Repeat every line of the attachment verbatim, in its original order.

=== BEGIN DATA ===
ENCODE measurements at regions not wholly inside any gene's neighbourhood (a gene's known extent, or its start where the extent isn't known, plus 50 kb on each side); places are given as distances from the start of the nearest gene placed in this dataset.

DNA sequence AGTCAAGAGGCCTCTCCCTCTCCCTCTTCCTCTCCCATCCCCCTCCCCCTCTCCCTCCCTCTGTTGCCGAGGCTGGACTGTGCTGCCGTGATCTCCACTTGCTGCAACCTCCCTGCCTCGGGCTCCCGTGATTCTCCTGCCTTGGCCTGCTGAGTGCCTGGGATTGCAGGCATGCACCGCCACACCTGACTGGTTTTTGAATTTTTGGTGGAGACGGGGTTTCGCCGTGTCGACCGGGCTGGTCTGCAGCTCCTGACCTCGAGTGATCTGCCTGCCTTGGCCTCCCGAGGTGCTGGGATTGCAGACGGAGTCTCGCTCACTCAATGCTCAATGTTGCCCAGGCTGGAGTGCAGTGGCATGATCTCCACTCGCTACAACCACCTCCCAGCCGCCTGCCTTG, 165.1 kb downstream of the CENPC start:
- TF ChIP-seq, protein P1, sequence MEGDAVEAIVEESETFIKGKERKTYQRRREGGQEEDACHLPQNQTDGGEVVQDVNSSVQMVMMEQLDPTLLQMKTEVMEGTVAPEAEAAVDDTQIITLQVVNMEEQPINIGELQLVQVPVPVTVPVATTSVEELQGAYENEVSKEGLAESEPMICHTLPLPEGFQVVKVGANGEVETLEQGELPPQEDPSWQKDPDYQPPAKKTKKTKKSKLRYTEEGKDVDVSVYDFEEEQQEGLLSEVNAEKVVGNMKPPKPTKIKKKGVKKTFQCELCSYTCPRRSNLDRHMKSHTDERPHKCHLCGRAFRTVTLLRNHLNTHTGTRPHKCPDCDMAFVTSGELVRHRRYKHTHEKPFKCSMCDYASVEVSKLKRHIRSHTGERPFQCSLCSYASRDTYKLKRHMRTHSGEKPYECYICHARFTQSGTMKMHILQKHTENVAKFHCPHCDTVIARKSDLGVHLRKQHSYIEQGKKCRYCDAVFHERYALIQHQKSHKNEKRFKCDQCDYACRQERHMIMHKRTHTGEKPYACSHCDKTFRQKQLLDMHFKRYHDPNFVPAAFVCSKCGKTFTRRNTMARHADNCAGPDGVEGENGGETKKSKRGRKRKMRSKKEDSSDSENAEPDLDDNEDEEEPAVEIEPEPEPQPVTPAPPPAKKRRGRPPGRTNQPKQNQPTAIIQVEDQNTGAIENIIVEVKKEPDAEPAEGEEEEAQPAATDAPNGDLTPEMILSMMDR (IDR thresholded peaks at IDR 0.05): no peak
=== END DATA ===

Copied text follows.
ENCODE measurements at regions not wholly inside any gene's neighbourhood (a gene's known extent, or its start where the extent isn't known, plus 50 kb on each side); places are given as distances from the start of the nearest gene placed in this dataset.

DNA sequence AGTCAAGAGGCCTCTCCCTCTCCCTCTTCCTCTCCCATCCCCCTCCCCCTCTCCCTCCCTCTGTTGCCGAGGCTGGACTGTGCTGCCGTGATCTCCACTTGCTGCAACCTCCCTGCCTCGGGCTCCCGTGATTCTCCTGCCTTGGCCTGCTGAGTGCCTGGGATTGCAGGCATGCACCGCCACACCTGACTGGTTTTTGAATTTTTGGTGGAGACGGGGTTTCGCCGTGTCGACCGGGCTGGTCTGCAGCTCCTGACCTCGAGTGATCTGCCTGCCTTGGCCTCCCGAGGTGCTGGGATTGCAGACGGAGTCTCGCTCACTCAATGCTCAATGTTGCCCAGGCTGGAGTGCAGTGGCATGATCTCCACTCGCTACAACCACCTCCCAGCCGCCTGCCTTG, 165.1 kb downstream of the CENPC start:
- TF ChIP-seq, protein P1, sequence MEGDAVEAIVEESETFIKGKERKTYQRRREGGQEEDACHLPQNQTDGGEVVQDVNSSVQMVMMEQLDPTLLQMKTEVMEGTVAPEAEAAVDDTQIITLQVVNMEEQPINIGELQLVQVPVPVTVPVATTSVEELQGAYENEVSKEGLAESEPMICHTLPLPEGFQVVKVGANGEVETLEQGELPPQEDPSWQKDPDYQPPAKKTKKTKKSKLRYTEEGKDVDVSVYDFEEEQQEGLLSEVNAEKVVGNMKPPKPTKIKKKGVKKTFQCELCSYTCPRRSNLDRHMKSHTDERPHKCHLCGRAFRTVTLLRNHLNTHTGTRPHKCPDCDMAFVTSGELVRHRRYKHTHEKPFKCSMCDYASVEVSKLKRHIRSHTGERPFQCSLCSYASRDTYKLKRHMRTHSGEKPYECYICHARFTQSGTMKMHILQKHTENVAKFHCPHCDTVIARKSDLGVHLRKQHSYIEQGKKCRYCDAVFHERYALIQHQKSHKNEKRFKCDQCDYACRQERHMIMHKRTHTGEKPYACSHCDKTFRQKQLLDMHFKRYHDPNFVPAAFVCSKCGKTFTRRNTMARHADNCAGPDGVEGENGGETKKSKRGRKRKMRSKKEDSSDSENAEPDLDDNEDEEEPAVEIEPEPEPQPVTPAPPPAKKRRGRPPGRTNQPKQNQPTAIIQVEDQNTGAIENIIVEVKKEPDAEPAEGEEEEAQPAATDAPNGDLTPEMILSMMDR (IDR thresholded peaks at IDR 0.05): no peak